Conservative Civitas sues NC Board of Elections over same-day registration votes

The Civitas Institute, a conservative media outlet, is suing the North Carolina State Board of Elections in federal court in an attempt to have same-day registration votes held until a mail verification process “can run its course.”

Civitas claims in the 10-page lawsuit that voter registration applications submitted through the same-day registration process violate North Carolina law because they cannot be completely verified until at least nine days after the Board certifies election results.

Moreover, the use of these [same-day registration] ballots creates a separate class of registrants, with non-[same-day registration] registrants in a separate, unequal category.

The suit was filed in U.S. District Court in the Eastern District of North Carolina by Civitas President Francis X. De Luca against the State Board, Executive Director Kim Westbrook Strach and members of the Board.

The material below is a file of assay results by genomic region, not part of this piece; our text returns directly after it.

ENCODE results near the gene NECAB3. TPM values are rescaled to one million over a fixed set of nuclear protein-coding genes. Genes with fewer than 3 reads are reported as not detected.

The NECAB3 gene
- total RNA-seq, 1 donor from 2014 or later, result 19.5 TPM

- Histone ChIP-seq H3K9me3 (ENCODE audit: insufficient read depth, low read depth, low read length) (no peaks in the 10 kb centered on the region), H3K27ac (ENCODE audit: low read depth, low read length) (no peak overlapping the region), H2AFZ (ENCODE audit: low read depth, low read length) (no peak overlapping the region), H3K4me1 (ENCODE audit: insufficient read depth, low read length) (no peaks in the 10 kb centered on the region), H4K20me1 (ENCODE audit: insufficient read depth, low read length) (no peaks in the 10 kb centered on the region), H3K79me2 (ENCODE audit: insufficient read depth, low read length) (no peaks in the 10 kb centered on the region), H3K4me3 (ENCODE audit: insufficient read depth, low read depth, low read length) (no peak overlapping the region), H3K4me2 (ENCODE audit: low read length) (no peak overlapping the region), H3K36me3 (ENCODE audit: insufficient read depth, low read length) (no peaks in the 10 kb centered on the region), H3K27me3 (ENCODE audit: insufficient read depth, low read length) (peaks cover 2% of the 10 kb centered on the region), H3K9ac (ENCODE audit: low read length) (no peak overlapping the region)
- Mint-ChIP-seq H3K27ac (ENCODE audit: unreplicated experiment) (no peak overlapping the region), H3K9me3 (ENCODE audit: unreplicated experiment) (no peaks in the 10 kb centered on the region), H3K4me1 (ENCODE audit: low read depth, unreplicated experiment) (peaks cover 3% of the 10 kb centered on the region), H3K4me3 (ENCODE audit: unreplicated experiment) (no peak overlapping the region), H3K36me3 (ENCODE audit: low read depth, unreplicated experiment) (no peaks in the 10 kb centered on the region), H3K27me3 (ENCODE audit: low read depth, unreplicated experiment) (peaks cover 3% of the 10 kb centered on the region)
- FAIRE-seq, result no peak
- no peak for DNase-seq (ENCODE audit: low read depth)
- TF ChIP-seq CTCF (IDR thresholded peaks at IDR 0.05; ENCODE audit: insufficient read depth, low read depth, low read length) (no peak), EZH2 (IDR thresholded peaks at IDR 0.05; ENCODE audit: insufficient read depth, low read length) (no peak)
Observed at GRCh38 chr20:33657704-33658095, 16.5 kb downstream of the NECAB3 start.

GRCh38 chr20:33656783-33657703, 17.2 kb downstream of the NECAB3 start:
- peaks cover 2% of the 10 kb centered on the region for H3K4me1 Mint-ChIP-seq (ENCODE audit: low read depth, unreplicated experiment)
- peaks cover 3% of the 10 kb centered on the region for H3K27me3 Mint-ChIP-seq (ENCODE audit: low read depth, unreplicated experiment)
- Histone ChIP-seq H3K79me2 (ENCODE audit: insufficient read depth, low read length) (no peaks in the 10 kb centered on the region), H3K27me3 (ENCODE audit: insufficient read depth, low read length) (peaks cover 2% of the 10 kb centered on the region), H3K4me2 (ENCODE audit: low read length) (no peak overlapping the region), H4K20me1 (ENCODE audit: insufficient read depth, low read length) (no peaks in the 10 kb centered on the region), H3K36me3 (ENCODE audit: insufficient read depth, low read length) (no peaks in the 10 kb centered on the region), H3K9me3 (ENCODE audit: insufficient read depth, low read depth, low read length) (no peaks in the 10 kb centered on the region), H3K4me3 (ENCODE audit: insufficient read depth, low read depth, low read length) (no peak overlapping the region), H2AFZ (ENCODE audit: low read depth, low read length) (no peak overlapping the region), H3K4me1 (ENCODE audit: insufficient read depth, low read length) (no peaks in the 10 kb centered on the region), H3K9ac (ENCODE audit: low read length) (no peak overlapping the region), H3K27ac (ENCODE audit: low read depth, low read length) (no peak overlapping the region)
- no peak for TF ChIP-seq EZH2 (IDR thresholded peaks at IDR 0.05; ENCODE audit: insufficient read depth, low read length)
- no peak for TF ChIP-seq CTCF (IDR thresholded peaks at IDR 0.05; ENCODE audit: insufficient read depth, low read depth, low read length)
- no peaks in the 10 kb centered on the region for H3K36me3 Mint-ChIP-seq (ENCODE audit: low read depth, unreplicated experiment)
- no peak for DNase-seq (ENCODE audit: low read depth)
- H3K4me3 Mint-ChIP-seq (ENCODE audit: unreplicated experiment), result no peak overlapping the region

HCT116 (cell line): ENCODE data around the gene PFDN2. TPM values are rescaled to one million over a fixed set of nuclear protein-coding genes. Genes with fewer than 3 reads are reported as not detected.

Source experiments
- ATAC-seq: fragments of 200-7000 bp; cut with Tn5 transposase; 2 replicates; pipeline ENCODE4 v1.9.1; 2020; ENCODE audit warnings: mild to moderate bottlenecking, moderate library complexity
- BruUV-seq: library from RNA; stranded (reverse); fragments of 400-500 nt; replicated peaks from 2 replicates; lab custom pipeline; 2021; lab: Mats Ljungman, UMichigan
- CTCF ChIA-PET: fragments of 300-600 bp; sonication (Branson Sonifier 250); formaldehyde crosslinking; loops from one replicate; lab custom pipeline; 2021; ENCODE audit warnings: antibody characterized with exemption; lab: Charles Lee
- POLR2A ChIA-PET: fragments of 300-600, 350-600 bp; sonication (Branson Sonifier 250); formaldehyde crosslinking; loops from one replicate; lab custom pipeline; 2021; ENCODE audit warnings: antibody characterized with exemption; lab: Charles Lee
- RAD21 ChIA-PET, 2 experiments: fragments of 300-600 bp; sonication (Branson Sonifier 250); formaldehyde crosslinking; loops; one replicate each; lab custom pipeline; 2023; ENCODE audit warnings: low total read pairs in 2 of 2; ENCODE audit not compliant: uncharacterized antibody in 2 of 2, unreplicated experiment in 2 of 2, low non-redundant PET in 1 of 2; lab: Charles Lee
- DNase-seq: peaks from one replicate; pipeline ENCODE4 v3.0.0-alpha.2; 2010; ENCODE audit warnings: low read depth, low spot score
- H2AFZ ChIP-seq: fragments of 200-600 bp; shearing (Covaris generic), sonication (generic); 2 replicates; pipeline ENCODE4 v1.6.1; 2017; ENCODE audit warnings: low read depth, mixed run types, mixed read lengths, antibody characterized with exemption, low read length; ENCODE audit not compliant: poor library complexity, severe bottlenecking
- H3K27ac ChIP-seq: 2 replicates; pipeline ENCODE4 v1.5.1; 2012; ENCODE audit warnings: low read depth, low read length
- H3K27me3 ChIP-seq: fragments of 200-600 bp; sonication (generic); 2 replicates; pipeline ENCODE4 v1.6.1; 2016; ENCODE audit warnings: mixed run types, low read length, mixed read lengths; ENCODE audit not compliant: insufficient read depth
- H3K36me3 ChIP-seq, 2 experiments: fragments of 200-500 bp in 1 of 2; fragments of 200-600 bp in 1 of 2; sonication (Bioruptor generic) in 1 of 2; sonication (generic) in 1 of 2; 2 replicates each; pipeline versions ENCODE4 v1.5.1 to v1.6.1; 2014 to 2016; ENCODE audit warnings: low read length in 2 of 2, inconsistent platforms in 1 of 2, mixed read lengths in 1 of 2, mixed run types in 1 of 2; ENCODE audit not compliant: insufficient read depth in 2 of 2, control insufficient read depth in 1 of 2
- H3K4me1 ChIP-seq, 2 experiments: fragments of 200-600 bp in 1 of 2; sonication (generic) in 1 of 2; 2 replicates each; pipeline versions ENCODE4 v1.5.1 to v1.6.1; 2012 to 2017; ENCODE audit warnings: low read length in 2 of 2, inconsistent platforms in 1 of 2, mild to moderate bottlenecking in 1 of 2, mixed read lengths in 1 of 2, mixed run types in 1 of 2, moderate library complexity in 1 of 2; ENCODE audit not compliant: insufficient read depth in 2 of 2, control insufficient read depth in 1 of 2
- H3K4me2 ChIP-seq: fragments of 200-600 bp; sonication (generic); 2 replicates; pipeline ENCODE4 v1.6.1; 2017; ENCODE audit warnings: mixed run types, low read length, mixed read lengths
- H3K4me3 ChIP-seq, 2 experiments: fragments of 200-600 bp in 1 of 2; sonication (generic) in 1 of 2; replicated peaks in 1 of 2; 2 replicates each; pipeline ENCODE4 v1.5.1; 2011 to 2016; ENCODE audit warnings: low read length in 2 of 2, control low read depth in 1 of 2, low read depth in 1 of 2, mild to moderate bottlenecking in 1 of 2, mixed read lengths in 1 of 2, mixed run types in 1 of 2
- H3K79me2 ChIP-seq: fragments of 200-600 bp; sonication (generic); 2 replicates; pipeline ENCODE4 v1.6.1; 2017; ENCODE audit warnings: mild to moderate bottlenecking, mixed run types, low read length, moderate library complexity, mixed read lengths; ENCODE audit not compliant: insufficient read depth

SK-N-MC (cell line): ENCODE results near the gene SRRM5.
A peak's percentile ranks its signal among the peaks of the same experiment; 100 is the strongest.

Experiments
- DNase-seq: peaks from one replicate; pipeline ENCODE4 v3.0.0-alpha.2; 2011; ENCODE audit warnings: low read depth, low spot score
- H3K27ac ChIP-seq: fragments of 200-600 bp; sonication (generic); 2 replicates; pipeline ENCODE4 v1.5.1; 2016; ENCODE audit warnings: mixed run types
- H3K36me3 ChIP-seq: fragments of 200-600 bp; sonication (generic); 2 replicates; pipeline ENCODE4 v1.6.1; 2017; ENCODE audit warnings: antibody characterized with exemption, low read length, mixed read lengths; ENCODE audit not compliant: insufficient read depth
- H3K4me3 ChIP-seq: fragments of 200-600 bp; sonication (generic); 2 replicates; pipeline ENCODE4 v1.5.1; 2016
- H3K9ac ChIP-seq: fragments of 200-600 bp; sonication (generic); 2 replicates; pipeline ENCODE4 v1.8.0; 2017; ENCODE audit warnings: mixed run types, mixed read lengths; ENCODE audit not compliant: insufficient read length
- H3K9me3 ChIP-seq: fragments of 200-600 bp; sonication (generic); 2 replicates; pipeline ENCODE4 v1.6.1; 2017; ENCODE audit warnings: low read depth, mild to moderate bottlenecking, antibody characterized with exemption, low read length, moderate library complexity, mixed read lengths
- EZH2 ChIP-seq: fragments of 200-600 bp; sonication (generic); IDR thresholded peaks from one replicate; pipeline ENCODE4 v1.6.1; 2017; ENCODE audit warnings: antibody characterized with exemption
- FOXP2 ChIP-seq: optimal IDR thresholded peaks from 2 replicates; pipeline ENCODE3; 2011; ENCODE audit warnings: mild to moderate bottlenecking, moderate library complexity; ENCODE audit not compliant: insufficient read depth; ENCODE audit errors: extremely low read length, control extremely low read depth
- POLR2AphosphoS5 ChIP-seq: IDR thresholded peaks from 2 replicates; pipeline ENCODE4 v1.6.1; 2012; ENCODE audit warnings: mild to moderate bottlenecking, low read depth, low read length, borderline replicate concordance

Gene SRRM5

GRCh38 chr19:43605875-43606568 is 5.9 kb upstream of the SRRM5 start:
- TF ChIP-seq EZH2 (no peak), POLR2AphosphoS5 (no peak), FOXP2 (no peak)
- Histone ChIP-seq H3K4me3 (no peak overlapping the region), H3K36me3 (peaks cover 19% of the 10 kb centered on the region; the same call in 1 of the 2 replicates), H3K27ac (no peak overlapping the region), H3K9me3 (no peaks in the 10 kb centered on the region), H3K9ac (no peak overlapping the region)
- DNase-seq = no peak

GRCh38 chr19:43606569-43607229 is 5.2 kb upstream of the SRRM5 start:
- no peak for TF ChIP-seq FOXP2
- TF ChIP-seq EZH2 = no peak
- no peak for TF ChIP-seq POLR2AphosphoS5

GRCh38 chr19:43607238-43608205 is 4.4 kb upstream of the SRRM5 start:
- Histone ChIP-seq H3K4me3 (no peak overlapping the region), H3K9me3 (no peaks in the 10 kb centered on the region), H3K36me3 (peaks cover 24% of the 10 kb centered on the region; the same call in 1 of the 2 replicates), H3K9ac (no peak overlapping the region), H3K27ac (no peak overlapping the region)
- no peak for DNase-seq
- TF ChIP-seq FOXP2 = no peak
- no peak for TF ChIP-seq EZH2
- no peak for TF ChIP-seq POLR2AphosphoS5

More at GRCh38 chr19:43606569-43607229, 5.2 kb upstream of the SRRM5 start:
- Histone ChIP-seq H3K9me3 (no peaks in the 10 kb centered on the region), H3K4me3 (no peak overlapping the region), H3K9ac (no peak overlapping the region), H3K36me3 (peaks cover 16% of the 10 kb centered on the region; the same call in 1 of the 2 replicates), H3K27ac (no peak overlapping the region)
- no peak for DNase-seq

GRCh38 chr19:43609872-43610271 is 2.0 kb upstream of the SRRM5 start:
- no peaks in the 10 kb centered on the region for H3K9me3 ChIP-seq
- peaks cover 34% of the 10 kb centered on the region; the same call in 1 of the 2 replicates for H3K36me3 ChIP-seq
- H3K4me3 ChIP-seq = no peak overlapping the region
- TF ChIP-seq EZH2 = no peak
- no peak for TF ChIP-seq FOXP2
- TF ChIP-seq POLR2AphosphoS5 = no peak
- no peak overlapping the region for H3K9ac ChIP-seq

Civitas states in the lawsuit that the earliest same-day registration applications could be verified through mail, if notices were sent out in a timely fashion, would be Dec. 7, which means invalid ballots will be counted.

The lawsuit doesn’t note any one particular race Civitas is concerned about, but it’s not difficult to read between the lines, especially considering the lawsuit was filed amid numerous protests to local election boards in reference to the tight gubernatorial race.

Considering the narrow margins in certain statewide races indicated by the unofficial results, the inclusion of invalid ballots could mean the difference between one candidate winning over another.

Based on evidence cited in the Fourth Circuit Court of Appeals case, North Carolina State Conference of NAACP v. McCrory, Civitas estimates in the lawsuit that there will be 3,000 invalid same-day registration ballots included in the State Board’s certification of election results on Nov. 29.

There were 97,753 same-day registrants in North Carolina with the following political party breakdown: Democrats, 34,484; Republicans, 33,550; Libertarian, 857; and Unaffiliated, 28,862.

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